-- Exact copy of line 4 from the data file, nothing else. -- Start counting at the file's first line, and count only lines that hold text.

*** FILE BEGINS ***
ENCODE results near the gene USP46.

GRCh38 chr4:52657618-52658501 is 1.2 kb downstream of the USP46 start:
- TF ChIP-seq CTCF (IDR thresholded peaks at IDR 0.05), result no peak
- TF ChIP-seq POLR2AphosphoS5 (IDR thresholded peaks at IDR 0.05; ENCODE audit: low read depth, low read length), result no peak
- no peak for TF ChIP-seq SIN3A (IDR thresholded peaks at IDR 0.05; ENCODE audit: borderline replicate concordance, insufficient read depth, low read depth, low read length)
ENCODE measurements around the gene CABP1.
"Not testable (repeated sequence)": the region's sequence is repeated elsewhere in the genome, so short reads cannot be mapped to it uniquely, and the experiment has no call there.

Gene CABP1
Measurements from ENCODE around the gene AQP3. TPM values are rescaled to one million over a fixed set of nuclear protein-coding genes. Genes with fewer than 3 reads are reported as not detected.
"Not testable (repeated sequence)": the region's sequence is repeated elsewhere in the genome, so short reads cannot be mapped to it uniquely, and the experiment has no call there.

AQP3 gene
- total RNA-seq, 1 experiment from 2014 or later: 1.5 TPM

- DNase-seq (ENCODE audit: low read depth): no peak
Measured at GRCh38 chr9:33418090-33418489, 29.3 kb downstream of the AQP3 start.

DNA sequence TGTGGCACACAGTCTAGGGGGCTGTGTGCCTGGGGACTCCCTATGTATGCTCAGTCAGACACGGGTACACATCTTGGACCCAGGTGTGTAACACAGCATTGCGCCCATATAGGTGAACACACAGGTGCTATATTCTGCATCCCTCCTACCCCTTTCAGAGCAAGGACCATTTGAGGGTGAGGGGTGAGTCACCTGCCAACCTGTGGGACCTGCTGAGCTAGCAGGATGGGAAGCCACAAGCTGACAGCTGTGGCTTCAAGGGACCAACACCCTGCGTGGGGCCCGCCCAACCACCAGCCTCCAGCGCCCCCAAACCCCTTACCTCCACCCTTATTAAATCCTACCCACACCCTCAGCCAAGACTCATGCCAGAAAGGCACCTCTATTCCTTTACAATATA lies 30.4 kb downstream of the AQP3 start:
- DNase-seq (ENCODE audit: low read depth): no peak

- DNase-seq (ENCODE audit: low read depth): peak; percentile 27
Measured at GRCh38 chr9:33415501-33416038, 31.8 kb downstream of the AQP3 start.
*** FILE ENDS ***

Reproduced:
- TF ChIP-seq POLR2AphosphoS5 (IDR thresholded peaks at IDR 0.05; ENCODE audit: low read depth, low read length), result no peak